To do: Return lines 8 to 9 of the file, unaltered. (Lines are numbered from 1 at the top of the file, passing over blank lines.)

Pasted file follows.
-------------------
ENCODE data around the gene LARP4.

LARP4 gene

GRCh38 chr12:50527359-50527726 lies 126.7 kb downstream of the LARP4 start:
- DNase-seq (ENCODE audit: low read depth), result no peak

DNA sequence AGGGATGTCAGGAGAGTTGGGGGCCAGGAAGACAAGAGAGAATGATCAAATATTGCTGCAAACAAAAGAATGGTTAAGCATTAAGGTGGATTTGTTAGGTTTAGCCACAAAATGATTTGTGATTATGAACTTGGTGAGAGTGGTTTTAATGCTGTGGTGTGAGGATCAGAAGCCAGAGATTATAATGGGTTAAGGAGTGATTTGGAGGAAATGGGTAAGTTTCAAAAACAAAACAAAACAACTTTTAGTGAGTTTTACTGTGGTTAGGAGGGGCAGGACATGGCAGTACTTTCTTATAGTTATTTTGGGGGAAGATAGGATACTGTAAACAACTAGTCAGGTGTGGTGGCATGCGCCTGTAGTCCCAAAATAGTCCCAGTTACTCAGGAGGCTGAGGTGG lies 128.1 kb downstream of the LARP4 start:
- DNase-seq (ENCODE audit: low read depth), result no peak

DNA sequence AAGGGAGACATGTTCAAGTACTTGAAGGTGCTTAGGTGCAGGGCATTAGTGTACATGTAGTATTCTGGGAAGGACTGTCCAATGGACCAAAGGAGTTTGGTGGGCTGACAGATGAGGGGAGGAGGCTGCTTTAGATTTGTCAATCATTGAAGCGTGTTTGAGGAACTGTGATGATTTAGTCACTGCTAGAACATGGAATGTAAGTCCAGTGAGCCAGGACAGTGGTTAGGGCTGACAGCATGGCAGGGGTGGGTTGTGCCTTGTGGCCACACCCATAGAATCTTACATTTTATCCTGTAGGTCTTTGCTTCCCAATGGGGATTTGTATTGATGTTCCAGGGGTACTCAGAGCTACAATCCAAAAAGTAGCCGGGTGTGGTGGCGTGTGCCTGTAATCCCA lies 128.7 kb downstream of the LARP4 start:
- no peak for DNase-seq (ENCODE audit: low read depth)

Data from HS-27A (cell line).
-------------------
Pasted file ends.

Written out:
- no peak for DNase-seq (ENCODE audit: low read depth)

Data from HS-27A (cell line).